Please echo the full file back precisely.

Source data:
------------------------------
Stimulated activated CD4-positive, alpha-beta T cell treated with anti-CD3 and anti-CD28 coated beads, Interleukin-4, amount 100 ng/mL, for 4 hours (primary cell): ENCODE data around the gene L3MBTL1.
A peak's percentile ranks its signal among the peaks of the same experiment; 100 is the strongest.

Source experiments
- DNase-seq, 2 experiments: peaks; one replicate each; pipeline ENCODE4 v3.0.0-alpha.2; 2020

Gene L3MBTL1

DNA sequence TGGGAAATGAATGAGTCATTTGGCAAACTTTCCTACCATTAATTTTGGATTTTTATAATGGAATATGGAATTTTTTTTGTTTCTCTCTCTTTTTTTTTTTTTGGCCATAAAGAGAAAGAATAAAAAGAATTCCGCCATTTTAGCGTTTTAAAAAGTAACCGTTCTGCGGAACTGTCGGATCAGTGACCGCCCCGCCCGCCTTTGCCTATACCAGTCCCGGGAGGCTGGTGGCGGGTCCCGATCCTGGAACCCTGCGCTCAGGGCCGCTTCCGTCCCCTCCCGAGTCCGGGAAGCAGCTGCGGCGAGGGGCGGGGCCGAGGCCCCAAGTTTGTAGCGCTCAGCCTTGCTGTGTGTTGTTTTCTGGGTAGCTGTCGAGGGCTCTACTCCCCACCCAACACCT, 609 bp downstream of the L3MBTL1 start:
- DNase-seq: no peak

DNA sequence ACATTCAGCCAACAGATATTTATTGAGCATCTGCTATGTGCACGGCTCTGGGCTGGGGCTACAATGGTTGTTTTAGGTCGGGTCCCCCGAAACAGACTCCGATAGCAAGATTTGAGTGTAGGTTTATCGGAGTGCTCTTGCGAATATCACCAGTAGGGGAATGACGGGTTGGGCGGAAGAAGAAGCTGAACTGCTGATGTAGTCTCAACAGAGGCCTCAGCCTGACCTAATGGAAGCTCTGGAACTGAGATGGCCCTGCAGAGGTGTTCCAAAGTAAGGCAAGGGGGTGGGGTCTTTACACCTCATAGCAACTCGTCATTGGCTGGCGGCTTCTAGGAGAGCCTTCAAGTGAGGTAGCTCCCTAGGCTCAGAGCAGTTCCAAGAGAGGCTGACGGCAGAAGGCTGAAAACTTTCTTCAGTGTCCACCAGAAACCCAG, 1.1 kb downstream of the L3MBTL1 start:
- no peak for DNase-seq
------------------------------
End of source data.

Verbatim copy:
Stimulated activated CD4-positive, alpha-beta T cell treated with anti-CD3 and anti-CD28 coated beads, Interleukin-4, amount 100 ng/mL, for 4 hours (primary cell): ENCODE data around the gene L3MBTL1.
A peak's percentile ranks its signal among the peaks of the same experiment; 100 is the strongest.

Source experiments
- DNase-seq, 2 experiments: peaks; one replicate each; pipeline ENCODE4 v3.0.0-alpha.2; 2020

Gene L3MBTL1

DNA sequence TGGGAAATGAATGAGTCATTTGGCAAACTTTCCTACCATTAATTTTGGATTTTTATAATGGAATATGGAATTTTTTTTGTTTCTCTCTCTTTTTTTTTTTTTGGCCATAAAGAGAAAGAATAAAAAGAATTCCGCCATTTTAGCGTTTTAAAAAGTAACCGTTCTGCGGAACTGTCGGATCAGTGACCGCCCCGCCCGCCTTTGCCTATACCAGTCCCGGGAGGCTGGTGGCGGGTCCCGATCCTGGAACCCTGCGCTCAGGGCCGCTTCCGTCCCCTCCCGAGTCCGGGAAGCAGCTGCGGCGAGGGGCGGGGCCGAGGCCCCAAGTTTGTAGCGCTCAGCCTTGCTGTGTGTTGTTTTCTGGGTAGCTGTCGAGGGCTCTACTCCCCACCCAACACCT, 609 bp downstream of the L3MBTL1 start:
- DNase-seq: no peak

DNA sequence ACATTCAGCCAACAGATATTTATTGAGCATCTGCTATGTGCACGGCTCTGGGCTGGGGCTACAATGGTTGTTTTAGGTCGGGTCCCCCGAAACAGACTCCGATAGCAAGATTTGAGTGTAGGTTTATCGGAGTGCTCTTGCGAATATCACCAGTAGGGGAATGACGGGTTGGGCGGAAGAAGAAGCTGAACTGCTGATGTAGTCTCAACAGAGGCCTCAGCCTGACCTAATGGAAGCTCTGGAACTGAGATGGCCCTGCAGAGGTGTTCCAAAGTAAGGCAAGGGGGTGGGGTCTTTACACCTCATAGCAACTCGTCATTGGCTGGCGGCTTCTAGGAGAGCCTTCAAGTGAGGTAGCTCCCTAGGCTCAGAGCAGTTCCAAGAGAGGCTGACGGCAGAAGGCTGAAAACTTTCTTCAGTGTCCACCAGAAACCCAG, 1.1 kb downstream of the L3MBTL1 start:
- no peak for DNase-seq